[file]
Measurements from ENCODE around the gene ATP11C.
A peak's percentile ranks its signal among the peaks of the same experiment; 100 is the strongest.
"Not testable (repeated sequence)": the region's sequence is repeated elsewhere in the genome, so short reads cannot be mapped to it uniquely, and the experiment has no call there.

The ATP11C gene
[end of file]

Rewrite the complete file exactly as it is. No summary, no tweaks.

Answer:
Measurements from ENCODE around the gene ATP11C.
A peak's percentile ranks its signal among the peaks of the same experiment; 100 is the strongest.
"Not testable (repeated sequence)": the region's sequence is repeated elsewhere in the genome, so short reads cannot be mapped to it uniquely, and the experiment has no call there.

The ATP11C gene